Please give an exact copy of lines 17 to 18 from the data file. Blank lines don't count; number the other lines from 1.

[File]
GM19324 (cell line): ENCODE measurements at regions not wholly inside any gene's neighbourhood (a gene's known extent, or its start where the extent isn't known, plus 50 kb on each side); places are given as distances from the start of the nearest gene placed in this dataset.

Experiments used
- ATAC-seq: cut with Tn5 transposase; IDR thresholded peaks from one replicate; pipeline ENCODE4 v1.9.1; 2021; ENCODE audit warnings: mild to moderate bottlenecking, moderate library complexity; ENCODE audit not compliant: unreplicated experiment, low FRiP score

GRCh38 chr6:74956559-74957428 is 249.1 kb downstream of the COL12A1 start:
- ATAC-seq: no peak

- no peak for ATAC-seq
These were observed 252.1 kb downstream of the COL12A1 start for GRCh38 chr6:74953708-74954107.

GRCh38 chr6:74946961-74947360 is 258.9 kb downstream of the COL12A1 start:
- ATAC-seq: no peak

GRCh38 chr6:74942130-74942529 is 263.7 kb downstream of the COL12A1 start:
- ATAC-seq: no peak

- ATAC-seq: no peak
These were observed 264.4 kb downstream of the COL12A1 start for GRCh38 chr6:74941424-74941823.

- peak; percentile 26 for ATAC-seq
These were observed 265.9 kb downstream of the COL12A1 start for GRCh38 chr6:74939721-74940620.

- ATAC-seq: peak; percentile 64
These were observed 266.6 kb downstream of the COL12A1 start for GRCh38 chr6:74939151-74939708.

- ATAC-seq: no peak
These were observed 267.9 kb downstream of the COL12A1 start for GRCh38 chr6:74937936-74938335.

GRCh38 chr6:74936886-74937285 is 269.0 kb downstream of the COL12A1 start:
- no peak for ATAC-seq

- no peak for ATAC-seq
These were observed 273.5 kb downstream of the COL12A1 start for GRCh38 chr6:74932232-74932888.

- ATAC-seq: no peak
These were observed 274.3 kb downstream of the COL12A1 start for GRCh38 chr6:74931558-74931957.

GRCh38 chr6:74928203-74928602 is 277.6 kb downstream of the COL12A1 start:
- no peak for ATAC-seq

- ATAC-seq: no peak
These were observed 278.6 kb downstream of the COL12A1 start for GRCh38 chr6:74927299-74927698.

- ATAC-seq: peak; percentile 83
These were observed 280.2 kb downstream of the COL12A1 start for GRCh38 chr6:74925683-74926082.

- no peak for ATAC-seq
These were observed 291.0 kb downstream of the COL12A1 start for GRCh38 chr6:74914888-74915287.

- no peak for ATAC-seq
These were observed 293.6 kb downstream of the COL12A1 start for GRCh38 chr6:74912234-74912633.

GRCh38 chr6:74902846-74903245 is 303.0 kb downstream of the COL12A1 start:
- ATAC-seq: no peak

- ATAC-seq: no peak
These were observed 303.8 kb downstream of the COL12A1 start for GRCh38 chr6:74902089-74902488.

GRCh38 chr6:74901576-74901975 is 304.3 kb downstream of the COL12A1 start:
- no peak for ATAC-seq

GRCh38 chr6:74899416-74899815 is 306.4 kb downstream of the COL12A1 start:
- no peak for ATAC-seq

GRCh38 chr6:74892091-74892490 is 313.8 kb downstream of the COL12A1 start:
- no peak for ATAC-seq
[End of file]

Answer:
These were observed 266.6 kb downstream of the COL12A1 start for GRCh38 chr6:74939151-74939708.

- ATAC-seq: no peak